The strength of the pile is expressed in terms of its electromotive force, or emf, given in volts. Alessandro Volta's theory of contact tension considered that the emf, which drives the electric current through a circuit containing a voltaic cell, occurs at the contact between the two metals. Volta did not consider the electrolyte, which was typically brine in his experiments, to be significant. However, chemists soon realized that water in the electrolyte was involved in the pile's chemical reactions, and led to the evolution of hydrogen gas from the copper or silver electrode.
The modern, atomistic understanding of a cell with zinc and copper electrodes separated by an electrolyte is the following. When the cell is providing an electrical current through an external circuit, the metallic zinc at the surface of the zinc anode is oxidized and dissolves into the electrolyte as electrically charged ions (Zn2+), leaving 2 negatively charged electrons (
) behind in the metal:
This reaction is called oxidation. While zinc is entering the electrolyte, two positively charged hydrogen ions (H+) from the electrolyte accept two electrons at the copper cathode surface, become reduced and form an uncharged hydrogen molecule (H2):
This reaction is called reduction. The electrons used from the copper to form the molecules of hydrogen are made up by an external wire or circuit that connects it to the zinc. The hydrogen molecules formed on the surface of the copper by the reduction reaction ultimately bubble away as hydrogen gas.
One will observe that the global electro-chemical reaction does not immediately involve the electrochemical couple Cu2+/Cu (Ox/Red) corresponding to the copper cathode. The copper metal disk thus only serves here as a "chemically inert" noble metallic conductor for the transport of electrons in the circuit and does not chemically participate in the reaction in the aqueous phase. Copper does act as a catalyst for the hydrogen-evolution reaction, which otherwise could occur equally well directly at the zinc electrode without current flow through the external circuit. The copper electrode could be replaced in the system by any sufficiently noble/inert and catalytically active metallic conductor (Ag, Pt, stainless steel, graphite, ...). The global reaction can be written as follows:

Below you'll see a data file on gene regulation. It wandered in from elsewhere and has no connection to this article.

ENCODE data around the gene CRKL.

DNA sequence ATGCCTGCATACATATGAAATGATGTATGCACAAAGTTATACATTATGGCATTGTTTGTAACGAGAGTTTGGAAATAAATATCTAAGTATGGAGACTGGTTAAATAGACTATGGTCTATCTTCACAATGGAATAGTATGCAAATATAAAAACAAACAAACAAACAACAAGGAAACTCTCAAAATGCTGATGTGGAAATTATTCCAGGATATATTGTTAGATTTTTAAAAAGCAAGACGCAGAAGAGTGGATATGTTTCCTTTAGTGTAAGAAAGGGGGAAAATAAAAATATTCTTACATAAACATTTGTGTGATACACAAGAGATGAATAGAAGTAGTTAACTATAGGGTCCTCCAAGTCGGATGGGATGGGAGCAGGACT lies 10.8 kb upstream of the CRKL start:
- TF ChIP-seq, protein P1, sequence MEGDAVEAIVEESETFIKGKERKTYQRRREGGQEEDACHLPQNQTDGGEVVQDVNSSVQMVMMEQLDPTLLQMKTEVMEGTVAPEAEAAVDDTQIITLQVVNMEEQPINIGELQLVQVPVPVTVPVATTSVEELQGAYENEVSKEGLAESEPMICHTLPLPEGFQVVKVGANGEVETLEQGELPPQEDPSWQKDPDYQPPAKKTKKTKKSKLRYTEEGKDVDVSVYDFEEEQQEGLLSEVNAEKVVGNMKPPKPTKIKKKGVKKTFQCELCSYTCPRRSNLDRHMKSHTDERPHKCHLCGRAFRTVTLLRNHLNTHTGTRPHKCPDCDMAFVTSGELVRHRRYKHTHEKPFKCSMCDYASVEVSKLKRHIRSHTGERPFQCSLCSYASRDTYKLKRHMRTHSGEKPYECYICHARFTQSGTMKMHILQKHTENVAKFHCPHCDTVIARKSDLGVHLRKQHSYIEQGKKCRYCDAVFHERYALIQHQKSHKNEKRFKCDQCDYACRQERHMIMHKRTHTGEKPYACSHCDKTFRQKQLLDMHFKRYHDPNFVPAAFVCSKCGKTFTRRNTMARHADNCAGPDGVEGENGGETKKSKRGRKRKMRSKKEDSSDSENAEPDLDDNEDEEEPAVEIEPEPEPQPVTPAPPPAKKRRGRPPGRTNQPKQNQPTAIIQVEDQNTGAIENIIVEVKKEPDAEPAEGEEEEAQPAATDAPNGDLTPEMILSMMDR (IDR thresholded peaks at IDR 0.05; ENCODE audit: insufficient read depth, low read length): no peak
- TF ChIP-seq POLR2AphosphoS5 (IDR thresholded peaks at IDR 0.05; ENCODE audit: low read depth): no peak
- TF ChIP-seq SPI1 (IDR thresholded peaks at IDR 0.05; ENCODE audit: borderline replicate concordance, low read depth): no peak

This is usefully stylized by means of the electro-chemical chain notation:
in which a vertical bar each time represents an interface. The double vertical bar represents the interfaces corresponding to the electrolyte impregnating the porous cardboard disk.
When no current is drawn from the pile, each cell, consisting of zinc/electrolyte/copper, generates 0.76 V with a brine electrolyte. The voltages from the cells in the pile add, so the six cells in the diagram above generate 4.56 V of electromotive force.
A number of high-voltage dry piles were invented between the early 19th century and the 1830s in an attempt to determine the source of electricity of the wet voltaic pile, and specifically to support Volta's hypothesis of contact tension. Indeed, Volta himself experimented with a pile whose cardboard discs had dried out, most likely accidentally.
The first to publish was Johann Wilhelm Ritter in 1802, albeit in an obscure journal, but over the next decade, it was announced repeatedly as a new discovery. One form of dry pile is the Zamboni pile. Francis Ronalds in 1814 was one of the first to realize that dry piles also worked through chemical reaction rather than metal to metal contact, even though corrosion was not visible due to the very small currents generated.
The dry pile could be referred to as the ancestor of the modern dry cell.[original research?]
During the action of a simple circle, as of zinc and copper, excited by dilute sulfuric acid, all of the hydrogen developed in the voltaic action is evolved at the surface of the copper.